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Green Tea Research

Natural Biology has added Green Tea to our Top Ten List because there is perhaps no other natural vitamin micro-nutrient that has as many good studies proving its usefulness in human health; however what is important is that it be used either as a green tea drink or when used as a supplement that one uses Green Tea Extract 98% with 50% ECGC - found in EVEREST Earth & Sea Formula.  

The tea plant, or camellia sinensis, has been known to have numerous health benefits for nearly five thousand years, since the legendary Chinese emperor Shen Nong infused and wrote about the plant. He wrote that the tea plant is a powerful restorative when boiled, and that it eliminates poisons from the body. There are many different ways of preparing tea: these different ways create the different forms of tea we have today: black, green, white, oolong, and pu-erh, among others. While studies have been made on the many different types of tea, green tea has long been considered the most healthy, and thus the most-often studied.

Green tea is different from other varieties of tea, in that the leaves from camellia sinensis are steamed rather than fermented in their preparation. When the leaves are fermented, it is found that a powerful compound in the tea plant, EGCG, is oxidized and lost. Green tea, on the other hand, has the highest level of EGCG of any other type of tea. EGCG, or epigallocatechin gallate, is a powerful antioxidant which is responsible for much of the health-giving qualities of green tea.

Antioxidants reduce the level of free radicals in the body, which are key to the growth of cancer cells, among other things. EGCG, in particular, has been shown to inhibit cholesterol growth as well, with studies showing that it inhibits intestinal absorption of bad cholesterol, promoting its expulsion from the body. This, in turn, leads to decreased heart disease, as high cholesterol can mean that plaque builds up in the arteries.

Aside from reducing cancer and heart disease, green tea has long been known for the mental alertness it inspires, while not producing a "high" or a "crash" the way many sources of caffeine do. It has been described as a calmer, more alert state of mind, and is largely credited to L-theanine, an amino acid found in the tea plant. In addition, a cup of green tea contains as much vitamin C as a lemon, making it a great immune system booster.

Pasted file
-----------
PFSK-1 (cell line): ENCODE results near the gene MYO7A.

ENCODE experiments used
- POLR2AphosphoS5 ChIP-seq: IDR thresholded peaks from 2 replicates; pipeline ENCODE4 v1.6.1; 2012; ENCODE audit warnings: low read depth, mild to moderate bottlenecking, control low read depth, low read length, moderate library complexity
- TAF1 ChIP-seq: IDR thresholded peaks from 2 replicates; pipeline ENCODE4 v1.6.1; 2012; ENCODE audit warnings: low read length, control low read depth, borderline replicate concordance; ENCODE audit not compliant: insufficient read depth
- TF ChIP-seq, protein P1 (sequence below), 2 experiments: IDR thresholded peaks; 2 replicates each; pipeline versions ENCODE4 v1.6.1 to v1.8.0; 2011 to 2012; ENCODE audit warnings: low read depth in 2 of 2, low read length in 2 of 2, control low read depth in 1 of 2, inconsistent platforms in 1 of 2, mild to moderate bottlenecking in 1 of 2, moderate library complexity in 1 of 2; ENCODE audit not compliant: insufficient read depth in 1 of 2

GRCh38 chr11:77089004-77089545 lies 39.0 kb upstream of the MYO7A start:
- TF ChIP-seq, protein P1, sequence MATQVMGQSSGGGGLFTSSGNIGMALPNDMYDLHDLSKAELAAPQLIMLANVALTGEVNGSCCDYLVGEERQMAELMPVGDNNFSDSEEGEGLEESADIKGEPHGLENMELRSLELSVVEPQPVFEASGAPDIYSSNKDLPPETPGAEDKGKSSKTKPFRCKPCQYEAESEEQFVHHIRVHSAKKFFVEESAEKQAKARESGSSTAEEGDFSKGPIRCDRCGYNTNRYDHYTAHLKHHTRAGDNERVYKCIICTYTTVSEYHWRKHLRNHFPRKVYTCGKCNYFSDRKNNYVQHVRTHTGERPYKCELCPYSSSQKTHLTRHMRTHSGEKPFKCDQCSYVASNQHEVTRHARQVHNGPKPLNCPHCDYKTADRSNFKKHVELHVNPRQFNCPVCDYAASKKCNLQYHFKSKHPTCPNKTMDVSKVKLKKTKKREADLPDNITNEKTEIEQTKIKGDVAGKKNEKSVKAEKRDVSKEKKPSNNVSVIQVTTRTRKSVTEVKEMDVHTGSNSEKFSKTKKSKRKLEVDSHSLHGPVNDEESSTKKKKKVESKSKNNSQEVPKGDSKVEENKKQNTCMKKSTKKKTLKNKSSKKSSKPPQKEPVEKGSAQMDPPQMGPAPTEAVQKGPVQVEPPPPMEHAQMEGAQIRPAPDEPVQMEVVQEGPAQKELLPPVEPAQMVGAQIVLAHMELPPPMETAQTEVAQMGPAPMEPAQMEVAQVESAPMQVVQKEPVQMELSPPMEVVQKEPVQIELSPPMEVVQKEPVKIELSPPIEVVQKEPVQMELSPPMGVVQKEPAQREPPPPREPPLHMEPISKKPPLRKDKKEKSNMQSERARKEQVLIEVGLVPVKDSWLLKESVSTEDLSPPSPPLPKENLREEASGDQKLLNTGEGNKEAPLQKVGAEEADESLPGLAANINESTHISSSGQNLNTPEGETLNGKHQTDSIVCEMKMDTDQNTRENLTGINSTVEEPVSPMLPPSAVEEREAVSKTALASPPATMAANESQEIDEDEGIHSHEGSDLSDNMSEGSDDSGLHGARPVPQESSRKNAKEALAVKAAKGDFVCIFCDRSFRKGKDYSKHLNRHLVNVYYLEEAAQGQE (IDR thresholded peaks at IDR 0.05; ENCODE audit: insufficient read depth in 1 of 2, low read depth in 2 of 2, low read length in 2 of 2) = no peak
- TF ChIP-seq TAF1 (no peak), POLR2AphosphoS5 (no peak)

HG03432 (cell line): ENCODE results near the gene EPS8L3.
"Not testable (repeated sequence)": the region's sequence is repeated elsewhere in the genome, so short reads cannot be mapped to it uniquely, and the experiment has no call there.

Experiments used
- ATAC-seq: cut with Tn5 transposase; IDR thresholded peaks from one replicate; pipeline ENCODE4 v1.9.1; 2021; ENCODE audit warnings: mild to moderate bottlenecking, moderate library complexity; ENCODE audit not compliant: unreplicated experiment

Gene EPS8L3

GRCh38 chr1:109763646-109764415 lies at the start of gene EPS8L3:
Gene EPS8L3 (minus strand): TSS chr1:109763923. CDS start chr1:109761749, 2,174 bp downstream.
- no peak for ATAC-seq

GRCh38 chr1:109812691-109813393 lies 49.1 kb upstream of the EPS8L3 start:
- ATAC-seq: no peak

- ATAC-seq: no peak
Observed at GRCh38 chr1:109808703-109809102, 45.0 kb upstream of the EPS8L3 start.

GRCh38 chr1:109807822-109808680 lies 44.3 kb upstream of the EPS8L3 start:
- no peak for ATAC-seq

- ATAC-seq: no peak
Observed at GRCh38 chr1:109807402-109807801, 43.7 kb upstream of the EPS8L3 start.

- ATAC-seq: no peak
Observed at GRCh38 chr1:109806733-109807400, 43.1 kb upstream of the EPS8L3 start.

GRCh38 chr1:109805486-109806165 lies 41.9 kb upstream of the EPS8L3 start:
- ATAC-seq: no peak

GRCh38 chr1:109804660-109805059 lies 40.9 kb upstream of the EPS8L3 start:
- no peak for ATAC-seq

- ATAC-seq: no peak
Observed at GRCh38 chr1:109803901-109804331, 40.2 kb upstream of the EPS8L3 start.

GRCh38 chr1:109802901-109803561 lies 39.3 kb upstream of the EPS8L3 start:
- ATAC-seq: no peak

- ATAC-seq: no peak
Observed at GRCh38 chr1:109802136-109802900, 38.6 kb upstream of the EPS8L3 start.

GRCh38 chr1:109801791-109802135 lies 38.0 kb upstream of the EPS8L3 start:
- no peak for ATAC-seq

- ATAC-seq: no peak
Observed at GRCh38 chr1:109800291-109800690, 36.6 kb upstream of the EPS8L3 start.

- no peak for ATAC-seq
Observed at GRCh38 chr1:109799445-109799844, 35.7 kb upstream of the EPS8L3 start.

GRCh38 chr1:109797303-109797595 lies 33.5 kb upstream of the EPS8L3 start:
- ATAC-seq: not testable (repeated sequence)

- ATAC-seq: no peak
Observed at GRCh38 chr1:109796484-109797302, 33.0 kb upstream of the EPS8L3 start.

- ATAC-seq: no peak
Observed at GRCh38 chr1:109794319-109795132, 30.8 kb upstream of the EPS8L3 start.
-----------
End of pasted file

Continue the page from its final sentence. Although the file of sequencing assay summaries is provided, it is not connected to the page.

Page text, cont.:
Green tea can be taken in pill form, or it can be steeped in boiling water and drunk. Green tea extract in pills is the best way to get the health benefits quickly, as they contain all the EGCG and other polyphenols in their purest form. This is great if you don't like the taste of green tea, or if you know it's good for you but don't have the time to make it every day. On the other hand, there's something to be said for the act of sitting down, calming your body, and drinking a cup or two of tea to start the day. Warm liquid is said to be stimulating to the digestive system, and the aroma can be as satisfying as the tea itself. Nevertheless, green tea extract tends to have a smaller amount of caffeine than the corresponding amount of green tea, so if you're worried about insomnia, the extract pills might be the way to go.

In addition to the health benefits described above, green tea has been shown to improve metabolism, thus aid in weight loss. Though these studies haven't been explicitly proven to be true, links have been made between the cholesterol-inhibiting properties of EGCG and the weight loss many people have experienced when they switch from coffee to green tea as their morning beverage of choice.

Green tea has been roundly hailed by nutritionists and health food experts as one of nature's cure-alls. Whether or not that's the case, green tea certainly has many health benefits and very few drawbacks, save for the small amount of caffeine it contains. If you're looking for a warm beverage to start your day, definitely consider green tea for the health benefits it will confer upon your body.